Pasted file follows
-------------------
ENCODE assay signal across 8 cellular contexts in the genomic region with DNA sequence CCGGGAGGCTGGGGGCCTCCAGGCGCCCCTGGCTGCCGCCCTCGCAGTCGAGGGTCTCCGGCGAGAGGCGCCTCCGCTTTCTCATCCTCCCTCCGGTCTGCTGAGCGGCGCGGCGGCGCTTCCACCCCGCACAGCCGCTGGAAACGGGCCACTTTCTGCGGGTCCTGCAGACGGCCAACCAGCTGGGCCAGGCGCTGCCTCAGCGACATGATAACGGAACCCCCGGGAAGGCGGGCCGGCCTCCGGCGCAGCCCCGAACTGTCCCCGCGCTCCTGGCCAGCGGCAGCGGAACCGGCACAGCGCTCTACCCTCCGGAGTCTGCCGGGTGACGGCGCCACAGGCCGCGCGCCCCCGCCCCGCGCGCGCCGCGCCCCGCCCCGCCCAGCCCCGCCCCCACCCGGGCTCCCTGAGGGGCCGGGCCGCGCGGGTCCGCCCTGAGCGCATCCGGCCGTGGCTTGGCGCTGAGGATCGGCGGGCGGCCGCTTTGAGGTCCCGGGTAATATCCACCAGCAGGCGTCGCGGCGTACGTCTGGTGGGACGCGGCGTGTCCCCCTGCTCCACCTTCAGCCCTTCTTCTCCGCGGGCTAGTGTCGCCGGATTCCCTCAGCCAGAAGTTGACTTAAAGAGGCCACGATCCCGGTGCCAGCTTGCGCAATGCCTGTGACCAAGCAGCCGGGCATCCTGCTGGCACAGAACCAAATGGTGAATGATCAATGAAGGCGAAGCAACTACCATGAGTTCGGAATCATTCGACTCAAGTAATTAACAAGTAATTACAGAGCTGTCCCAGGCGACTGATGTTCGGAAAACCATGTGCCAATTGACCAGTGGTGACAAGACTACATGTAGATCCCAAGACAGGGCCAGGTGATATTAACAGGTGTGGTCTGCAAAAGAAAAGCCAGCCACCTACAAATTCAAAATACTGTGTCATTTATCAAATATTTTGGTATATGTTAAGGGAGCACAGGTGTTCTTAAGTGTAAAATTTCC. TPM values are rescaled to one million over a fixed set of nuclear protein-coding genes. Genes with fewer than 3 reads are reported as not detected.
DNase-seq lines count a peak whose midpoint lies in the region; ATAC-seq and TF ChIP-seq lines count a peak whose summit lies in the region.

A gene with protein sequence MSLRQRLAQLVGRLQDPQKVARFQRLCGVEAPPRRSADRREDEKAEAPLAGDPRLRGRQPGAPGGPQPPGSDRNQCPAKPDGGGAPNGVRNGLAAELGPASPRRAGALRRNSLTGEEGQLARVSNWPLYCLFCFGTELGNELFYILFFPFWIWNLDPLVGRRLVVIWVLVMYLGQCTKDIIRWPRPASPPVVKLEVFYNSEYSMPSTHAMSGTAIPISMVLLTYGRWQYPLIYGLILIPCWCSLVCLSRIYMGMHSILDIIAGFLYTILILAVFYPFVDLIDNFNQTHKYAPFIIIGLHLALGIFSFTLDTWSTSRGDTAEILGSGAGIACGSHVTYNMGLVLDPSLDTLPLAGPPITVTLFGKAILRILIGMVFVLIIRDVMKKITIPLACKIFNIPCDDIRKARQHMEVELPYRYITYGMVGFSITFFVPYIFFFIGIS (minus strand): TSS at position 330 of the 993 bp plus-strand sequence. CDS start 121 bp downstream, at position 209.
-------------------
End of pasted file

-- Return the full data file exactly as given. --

ENCODE assay signal across 8 cellular contexts in the genomic region with DNA sequence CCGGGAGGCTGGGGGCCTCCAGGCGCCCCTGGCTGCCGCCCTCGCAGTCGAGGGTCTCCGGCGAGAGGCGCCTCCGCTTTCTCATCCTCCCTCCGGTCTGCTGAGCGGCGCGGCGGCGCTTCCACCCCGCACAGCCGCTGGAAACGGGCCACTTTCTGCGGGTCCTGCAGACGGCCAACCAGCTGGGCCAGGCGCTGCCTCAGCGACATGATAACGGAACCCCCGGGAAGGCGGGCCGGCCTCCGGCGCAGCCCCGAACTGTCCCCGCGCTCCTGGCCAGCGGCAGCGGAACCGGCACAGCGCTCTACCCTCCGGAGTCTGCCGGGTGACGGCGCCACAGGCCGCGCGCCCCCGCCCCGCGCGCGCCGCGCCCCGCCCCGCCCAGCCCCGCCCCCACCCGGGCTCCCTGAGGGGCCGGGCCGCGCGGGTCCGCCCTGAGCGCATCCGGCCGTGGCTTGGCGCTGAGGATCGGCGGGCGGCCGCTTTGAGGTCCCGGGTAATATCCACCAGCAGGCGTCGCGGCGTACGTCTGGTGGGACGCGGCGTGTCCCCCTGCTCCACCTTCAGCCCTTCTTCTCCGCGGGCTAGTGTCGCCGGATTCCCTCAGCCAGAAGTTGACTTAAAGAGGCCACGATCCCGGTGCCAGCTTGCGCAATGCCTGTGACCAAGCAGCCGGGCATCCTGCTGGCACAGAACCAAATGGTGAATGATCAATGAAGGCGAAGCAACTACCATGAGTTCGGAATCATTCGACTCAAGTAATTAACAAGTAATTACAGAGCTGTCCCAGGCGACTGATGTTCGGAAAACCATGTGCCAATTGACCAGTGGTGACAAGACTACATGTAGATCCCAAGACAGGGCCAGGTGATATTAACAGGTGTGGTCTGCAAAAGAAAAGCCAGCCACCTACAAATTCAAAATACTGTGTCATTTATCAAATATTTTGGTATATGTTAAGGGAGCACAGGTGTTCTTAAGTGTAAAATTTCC. TPM values are rescaled to one million over a fixed set of nuclear protein-coding genes. Genes with fewer than 3 reads are reported as not detected.
DNase-seq lines count a peak whose midpoint lies in the region; ATAC-seq and TF ChIP-seq lines count a peak whose summit lies in the region.

A gene with protein sequence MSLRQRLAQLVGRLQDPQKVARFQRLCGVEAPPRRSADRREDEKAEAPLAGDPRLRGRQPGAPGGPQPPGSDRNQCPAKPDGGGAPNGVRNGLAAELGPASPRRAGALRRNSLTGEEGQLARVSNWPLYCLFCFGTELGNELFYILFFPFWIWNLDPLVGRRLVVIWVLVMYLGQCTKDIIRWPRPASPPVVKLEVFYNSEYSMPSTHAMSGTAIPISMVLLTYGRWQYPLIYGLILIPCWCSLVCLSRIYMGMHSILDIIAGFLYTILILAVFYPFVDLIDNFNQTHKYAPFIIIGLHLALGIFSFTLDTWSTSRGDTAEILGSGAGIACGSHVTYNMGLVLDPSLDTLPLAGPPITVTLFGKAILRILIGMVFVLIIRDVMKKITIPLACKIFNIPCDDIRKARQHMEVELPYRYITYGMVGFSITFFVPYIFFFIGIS (minus strand): TSS at position 330 of the 993 bp plus-strand sequence. CDS start 121 bp downstream, at position 209.